I grew up in the Assembly of God church. We shouted, sang and jumped around. Church services were similar to an Ozzy concert, except we were always angry if the devil showed up. I grew up perceiving that “homosexuals were an abomination” to God. Much like many of my gay contemporaries, I knew at a very young age that I felt different from other boys. In later years I was led to believe that meant I was gay. 30 years later, with tears pouring down my face I would read a very biblical, extremely compassionate document authored by the AOG General Counsel about homosexuality, circa 1979. I was 9 years old. A great and deep ache welled up within me. Questions flooded in. “Why was I just hearing about this now?” “Why hadn’t I been privy to the life giving words of this document when I needed it most?” “Where was this scripture when I was sustaining the emotional blows of the misinterpreted mantra of Leviticus 18:22?”   This document had the potential to save me from so many years of heartache and brokenness as a gay man, yet I had never heard of it until now.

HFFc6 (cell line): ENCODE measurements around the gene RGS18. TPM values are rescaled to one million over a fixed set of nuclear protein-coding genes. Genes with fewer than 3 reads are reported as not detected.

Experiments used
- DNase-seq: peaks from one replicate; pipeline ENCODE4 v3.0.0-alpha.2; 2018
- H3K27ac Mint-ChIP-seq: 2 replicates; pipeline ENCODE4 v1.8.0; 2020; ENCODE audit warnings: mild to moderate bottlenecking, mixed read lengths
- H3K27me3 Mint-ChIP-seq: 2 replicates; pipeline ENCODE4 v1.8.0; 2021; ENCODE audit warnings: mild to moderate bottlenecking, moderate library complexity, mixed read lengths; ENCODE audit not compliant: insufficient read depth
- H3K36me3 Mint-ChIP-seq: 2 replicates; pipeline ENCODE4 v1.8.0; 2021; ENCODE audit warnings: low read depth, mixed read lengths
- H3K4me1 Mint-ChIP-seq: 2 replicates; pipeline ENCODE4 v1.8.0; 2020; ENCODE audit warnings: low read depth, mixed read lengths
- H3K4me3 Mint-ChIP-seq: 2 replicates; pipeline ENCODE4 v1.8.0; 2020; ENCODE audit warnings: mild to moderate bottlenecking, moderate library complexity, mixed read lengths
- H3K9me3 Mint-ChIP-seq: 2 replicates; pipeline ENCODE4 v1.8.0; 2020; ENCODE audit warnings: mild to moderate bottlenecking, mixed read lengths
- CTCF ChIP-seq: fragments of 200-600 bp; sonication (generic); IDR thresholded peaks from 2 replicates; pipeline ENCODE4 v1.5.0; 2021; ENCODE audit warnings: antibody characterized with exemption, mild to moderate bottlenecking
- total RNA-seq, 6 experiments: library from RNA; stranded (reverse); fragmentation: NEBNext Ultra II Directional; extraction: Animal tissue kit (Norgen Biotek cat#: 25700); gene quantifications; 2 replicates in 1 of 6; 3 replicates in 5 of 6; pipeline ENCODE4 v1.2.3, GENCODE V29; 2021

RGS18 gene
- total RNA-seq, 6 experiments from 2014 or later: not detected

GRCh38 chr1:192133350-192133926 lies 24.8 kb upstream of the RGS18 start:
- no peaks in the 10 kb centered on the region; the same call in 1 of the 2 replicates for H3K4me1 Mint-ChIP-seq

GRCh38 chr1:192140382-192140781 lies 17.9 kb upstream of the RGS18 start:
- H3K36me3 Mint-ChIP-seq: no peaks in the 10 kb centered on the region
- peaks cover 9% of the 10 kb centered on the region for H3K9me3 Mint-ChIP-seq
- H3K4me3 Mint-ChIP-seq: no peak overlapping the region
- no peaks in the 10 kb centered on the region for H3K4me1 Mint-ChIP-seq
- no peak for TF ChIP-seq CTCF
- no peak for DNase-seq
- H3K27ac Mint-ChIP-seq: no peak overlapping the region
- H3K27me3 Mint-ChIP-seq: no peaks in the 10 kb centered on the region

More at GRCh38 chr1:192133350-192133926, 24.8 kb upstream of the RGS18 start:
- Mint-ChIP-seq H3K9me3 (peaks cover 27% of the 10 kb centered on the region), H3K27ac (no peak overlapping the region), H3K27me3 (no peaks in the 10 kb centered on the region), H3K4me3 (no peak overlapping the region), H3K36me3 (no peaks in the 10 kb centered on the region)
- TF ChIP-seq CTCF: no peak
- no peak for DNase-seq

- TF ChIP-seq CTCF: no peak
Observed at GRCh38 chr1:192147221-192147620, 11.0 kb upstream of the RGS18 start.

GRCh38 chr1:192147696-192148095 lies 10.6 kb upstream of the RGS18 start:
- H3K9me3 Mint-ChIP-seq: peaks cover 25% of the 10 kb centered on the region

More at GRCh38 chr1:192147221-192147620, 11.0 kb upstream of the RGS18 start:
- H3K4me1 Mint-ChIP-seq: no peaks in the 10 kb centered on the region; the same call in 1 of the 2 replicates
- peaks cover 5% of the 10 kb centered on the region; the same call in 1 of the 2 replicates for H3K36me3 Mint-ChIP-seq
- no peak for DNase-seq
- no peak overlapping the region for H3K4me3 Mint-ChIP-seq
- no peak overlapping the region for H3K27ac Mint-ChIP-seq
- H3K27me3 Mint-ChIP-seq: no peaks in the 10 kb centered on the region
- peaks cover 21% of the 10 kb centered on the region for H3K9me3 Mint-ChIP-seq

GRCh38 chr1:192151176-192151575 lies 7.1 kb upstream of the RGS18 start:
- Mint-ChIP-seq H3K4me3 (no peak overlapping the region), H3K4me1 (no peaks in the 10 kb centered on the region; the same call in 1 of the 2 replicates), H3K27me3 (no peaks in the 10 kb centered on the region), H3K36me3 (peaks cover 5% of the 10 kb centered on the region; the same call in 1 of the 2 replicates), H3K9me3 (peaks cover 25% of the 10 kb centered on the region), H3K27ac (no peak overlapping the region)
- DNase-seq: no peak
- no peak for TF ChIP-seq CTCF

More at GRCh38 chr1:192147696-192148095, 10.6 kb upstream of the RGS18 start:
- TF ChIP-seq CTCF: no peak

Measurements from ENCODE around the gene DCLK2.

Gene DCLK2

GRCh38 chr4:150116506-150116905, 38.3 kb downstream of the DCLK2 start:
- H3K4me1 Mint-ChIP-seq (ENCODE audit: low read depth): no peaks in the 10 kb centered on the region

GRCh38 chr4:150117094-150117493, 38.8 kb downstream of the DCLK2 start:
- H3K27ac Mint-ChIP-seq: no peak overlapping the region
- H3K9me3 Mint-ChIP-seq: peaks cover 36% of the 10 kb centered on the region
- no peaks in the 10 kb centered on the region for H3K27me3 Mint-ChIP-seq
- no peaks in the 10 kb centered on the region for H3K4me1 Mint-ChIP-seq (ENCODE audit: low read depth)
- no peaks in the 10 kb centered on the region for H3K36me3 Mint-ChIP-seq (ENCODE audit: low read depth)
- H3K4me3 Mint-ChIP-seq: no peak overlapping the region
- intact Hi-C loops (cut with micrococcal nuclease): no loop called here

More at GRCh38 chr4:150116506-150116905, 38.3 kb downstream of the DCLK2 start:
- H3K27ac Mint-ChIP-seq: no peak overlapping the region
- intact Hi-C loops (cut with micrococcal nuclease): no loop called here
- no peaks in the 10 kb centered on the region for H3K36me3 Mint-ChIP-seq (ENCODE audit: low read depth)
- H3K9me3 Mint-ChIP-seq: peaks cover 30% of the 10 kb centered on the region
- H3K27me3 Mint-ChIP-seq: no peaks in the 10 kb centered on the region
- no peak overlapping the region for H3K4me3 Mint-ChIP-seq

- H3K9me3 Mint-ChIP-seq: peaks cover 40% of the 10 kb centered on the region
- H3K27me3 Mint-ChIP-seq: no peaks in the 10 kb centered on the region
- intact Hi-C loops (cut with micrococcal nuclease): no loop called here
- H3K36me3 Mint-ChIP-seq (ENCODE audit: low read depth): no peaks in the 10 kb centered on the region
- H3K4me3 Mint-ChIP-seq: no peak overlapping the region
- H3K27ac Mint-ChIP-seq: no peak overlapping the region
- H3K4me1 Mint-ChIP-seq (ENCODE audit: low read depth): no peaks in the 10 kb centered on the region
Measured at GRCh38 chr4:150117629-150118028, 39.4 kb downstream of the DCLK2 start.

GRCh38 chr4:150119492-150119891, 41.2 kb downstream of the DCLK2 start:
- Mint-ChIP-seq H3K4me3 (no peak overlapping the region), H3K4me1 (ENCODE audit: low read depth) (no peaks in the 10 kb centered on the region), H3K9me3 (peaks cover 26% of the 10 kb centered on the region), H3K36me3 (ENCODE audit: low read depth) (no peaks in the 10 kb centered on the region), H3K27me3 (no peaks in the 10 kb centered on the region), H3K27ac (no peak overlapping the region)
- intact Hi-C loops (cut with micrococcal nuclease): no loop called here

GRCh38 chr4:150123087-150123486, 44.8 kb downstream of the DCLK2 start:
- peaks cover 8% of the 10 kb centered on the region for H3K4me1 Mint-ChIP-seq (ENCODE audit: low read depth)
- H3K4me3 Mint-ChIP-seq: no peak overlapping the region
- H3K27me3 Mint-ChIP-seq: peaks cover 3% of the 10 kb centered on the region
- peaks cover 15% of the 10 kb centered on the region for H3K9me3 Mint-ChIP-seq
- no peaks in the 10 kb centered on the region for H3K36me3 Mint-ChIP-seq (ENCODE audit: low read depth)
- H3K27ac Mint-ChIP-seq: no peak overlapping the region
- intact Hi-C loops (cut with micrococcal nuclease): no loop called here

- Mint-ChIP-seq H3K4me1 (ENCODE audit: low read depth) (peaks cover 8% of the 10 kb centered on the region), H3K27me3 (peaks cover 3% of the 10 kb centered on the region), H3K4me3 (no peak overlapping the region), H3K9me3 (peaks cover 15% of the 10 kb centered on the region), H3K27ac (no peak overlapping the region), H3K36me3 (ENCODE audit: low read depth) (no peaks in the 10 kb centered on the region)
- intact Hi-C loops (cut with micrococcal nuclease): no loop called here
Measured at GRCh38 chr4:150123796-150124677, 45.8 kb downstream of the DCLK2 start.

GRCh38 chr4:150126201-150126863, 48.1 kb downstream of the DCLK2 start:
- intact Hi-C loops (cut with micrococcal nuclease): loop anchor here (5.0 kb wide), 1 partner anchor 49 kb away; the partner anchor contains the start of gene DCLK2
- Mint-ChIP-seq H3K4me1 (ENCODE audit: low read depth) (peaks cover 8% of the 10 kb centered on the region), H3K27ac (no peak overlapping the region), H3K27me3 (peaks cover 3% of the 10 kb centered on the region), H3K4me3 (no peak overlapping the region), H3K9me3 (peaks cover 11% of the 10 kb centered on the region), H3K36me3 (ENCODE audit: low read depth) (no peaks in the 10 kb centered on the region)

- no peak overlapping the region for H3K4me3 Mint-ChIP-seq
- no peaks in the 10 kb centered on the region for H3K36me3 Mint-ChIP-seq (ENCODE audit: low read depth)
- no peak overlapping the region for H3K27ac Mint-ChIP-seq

I don’t believe that all the people in my church were bigoted A-holes, bent on the destruction of homosexuals. I believe that the real answer was tinged with fear, misunderstanding and ignorance brought about by the enemy of our soul; satan. To the gay community and the Christian community alike, I humbly say this. Satan is the true enemy: not the church or the gay community.

I have known my friend Justin for years. Justin is gay and he is one hell of an animal trainer. He has an incredible heart and a beautiful spirit. When Justin came into my life, he had been with his partner Anthony for 13+ years. What would you think my first assignment from God was concerning Justin? Tell him to repent for being gay? Share Jesus and my testimony with him? None of the above. God simply said, “Love him”. I did a pretty good job. I learned that when you are given the freedom to love someone, you are relieved of the duty of having to “fix” them.   When you look beyond a person’s sin and brokenness, you can begin to love them the way Jesus does. Everyone, regardless of whom they choose to marry, has human needs that create opportunities, which allow us to share the love of Jesus, before we ever quote a single line of scripture.